Having moved with their family to Wisconsin in the early 1850s and abandoned their African American identity, Eston Hemings Jefferson’s sons John Wayles Jefferson and Beverly Jefferson fought in white Wisconsin regiments. John Wayles Jefferson rose from major to colonel of the 8th Wisconsin Volunteer Infantry in the Mississippi Valley campaign, at one point commanding the regiment. Two of Madison Hemings’s sons, William Beverly Hemings and Thomas Eston Hemings also served in white Union regiments. Thomas Eston Hemings died in a Confederate prison.
On the other side of the color line, the only three fully-commissioned black officers of the 55th Massachusetts Volunteer Infantry all had connections to the Monticello enslaved community. James Monroe Trotter and William H. Dupree married daughters of Ann-Elizabeth Fossett and Tucker Isaacs, while John Freeman Shorter was a descendant of Elizabeth Hemings through her granddaughter Melinda Colbert Freeman. The chaplain of the 55th Massachusetts called Trotter, Dupree, and Shorter, “three as worthy men as ever carried a gun.”
The historian of the 55th Massachusetts described Shorter as having “every soldierly quality, from scrupulous neatness to unflinching bravery. He well merited the reputation of the best non-commissioned officer in the regiment. As such, he was selected for the first promotion from the ranks” in March of 1864. Trotter and Dupree were promoted four months later, after the regiment’s first major engagement near Charleston, South Carolina. The War Department refused to officially muster them in as officers “because God did not make them White,” as a fellow soldier wrote at the time.
In August Trotter wrote to the son of William Lloyd Garrison that he, Dupree, and Shorter were nevertheless performing the duties for which they were commissioned, “but this half and half arrangement is very unpleasant to us” and “most all the line officers give us the cold shoulder.” A year later several white officers threatened to resign if Shorter, Dupree, and Trotter were mustered in as lieutenants. “[We] will try to do our duty as officers,” Trotter wrote, “let prejudice be as great as it may.” Only in the summer of 1865, when the fighting was over, were they officially commissioned.
The men in the Massachusetts 54th and 55th regiments soon learned of a significant “breach of faith” on the part of the government they were serving. They had enlisted on the understanding that they would be paid, equipped, and treated on an equal footing with white soldiers. By the fall they knew that the War Department had decreed that their effective pay was to be half what white soldiers received. This issue, highlighted in the film Glory, produced many months of simmering unrest and letters and speeches of protest, with conspicuous participation by Shorter and Trotter. Both Massachusetts regiments refused to accept any pay until allowances were equalized.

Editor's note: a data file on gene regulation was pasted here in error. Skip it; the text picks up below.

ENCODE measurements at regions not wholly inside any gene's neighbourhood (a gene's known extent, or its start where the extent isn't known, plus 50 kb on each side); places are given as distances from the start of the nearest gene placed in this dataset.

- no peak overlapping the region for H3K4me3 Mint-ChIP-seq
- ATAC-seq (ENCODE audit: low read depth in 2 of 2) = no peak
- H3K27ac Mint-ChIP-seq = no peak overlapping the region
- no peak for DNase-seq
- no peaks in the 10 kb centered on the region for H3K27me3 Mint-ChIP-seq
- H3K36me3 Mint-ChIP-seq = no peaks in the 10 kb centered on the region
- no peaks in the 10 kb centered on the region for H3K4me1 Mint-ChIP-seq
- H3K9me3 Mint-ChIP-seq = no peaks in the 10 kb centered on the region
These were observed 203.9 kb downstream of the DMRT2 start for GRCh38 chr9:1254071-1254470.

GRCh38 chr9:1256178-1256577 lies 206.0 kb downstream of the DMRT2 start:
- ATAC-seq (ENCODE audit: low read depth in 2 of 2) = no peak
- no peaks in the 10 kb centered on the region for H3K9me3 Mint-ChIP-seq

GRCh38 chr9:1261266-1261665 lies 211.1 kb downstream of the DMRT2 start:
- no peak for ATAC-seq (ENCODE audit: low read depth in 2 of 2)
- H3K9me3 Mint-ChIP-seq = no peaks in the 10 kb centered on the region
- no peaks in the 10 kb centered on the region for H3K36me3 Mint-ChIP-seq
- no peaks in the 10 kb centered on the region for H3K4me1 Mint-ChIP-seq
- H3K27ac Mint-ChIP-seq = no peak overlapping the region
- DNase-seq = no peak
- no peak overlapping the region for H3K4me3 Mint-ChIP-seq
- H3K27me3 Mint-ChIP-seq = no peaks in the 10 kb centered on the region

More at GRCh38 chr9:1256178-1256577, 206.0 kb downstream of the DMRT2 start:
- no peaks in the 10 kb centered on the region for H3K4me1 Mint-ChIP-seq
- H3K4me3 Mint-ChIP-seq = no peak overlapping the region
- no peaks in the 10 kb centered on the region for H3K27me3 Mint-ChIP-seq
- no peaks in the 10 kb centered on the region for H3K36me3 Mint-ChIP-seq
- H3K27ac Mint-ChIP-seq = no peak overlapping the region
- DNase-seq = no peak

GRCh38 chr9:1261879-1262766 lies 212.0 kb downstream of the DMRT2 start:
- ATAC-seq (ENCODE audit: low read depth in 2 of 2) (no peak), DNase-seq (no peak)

There was great rejoicing in the camp on Folly Island when they were finally paid in full in October, with a program of speeches, singing, and music by the regimental band, of which Dupree was manager. John Freeman Shorter read the regiment’s resolutions, which included their first duty as men, to “prove our fitness for liberty and citizenship, in the new order of things now arising in this, our native land.”
The chance to prove themselves came only three weeks later, in the Battle of Honey Hill, near Charleston. Federal troops withdrew in defeat after a fierce battle in which the 55th suffered the highest proportion of casualties. In his vivid account, William Wells Brown singled out the gallantry of several men. “Sergeant-major Trotter is wounded,” he wrote, “but still fights. Sergt. Shorter is wounded in the knee, yet will not go to the rear.”
Although disabled by his leg wound, Shorter stayed with the regiment until it was finally mustered out in August 1865. But his life was cut tragically short. On the way back to Ohio to get married, “he was exposed to the contagion of the small-pox, which his constitution, weakened by wounds, could not resist; and, soon after arriving at his destination, he died.” After mustering out, Dupree and Trotter returned to Ohio to marry the Isaacs sisters, Maria Elizabeth and Virginia. They settled in Boston where both men found positions with the United States Postal Service.